It’s been a while since I’ve done one of these posts. The England-Belgium game is going to be one hell of a refereeing challenge. Both England and Belgium will be advancing to the knock-out round. The problem is one side of the bracket is far scarier than the other side. The winner of the group goes into the scary bracket.
Here is the situation per the Ringer:
each side has a goal differential of plus-6, and each has scored eight goals, tied for the most of any team in the World Cup. The next tiebreaker is head-to-head performance, so if England and Belgium were to play to a draw in their final game, the winner of the group would be determined by “fair play”—based on how many yellow and red cards the teams accumulated over the course of the group stage.
England has two cautions and Belgium has three cautions.
Let’s assume that each team desires to go to the weak bracket.
England’s preference order is therefore:
Lose, draw with at least 2 more yellow cards than Belgium, draw with 1 more yellow card than Belgium (to equalize yellow card count and go to drawn lots), draw with same or fewer yellow cards or win outright.
Belgium’s preference order is:
Lose, draw with same or more yellow card count as England, draw with 1 less yellow card in the game, draw with 2 or less yellow cards in the game or win outright.
No one wants to win which means each team’s first choice of losing is highly unlikely.
England really needs to get at least one more yellow card than Belgium. Belgium knows that England has a strong incentive to get one more caution.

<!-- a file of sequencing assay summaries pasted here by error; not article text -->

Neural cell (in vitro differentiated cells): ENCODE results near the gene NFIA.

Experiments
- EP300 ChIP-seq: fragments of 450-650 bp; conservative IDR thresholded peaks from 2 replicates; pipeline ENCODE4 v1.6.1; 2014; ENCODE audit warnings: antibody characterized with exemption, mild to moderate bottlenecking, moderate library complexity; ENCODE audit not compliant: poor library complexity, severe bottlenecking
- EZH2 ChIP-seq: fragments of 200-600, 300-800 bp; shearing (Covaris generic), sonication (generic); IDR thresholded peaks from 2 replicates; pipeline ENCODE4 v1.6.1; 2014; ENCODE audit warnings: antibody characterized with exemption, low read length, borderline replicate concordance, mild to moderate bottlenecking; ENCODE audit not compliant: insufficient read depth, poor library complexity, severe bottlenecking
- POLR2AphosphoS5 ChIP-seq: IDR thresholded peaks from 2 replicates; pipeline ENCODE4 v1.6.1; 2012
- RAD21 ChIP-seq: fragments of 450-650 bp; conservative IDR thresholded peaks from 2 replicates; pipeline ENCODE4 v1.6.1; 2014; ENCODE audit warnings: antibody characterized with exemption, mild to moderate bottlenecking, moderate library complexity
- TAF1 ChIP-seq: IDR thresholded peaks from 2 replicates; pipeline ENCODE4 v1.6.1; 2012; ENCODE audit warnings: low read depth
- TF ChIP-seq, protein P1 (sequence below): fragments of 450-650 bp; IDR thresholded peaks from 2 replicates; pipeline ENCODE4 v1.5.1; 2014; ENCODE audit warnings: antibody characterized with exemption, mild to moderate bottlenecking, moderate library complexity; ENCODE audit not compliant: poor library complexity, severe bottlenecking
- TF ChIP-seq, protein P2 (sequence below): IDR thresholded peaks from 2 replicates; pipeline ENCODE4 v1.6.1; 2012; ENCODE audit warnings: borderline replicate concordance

All of these players are highly skilled professionals. They all know how to go into challenges in ways that will almost guarantee cautionable contact. Thankfully, there is enough of a shadow of a future that bone breaking, tournament ending tackles are not incentivized. Enough of them are skilled enough assholes who will talk their way into cautions.
So what do you do as a referee?
The primary purpose of a referee is to facilitate a safe and fair game by using the laws of the game as interpreted by FIFA and applied with expert judgement. Referees at the highest levels will scout their teams just like the teams will scout their referees. Everyone involved has a book on them. Some referees have a history of allowing players to talk more than other referees, other referees will caution fast even if other referees won’t card until there is are multiple bones poking through the skin.
The referee team knows that this match has some fairly odd incentives. They know that their decisions (commission and omission) regarding cautions have significant future implications. Some actions are automatic yellows, and these referees won’t miss those. Most actions that could lead to cautions could also just be direct free kick fouls. The challenge will be that once the referee team establishes the discretionary yellow card threshold, they will need to hold that line while keeping players safe.
Personally, I would caution more aggressively with challenges than dissent. If I had the whistle and a player quietly “motherfucks” me where no one else is hearing it, I’m not giving him the caution. If the player is publicly histrionic about his dissent, my hands are tied as he brings the game into disrepute, but quiet dissent that does not raise the temperature of the game so that it endangers other players will have a long amount of rope before I would reach for my front pocket.
I think that the objective of the referees is to get every player out of the game safely without too much concern for the caution count while not giving cheap cautions. That sounds slightly contradictory and it is, but that is the tension, in my mind, for this crew.